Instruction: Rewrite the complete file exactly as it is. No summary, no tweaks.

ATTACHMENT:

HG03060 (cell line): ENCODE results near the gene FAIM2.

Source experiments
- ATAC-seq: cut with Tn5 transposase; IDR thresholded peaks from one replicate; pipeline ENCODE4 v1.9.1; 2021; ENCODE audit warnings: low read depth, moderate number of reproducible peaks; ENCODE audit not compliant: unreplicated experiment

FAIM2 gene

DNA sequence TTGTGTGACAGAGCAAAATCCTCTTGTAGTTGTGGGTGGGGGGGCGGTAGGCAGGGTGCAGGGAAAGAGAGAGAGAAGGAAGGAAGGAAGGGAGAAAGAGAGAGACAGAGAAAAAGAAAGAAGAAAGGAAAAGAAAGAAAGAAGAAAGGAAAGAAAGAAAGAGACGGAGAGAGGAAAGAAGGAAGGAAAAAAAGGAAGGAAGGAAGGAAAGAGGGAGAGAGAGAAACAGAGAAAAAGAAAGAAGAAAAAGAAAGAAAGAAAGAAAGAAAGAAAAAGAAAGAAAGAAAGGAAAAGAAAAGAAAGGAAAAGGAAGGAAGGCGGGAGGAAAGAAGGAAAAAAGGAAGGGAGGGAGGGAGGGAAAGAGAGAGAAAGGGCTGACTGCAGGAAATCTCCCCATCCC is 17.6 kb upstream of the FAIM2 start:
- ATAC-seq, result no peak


HG03060 (cell line): ENCODE results near the gene FAIM2.

Source experiments
- ATAC-seq: cut with Tn5 transposase; IDR thresholded peaks from one replicate; pipeline ENCODE4 v1.9.1; 2021; ENCODE audit warnings: low read depth, moderate number of reproducible peaks; ENCODE audit not compliant: unreplicated experiment

FAIM2 gene

DNA sequence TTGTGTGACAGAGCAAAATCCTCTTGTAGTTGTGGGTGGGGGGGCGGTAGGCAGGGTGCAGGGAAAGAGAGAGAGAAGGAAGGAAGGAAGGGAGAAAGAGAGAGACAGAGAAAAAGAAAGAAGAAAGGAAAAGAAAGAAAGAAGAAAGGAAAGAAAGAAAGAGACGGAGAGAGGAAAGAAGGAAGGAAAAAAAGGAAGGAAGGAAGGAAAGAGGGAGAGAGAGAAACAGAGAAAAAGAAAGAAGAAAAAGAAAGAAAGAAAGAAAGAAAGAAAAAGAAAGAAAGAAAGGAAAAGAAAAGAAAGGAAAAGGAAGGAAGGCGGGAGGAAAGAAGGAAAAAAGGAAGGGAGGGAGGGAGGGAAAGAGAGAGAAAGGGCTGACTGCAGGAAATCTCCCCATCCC is 17.6 kb upstream of the FAIM2 start:
- ATAC-seq, result no peak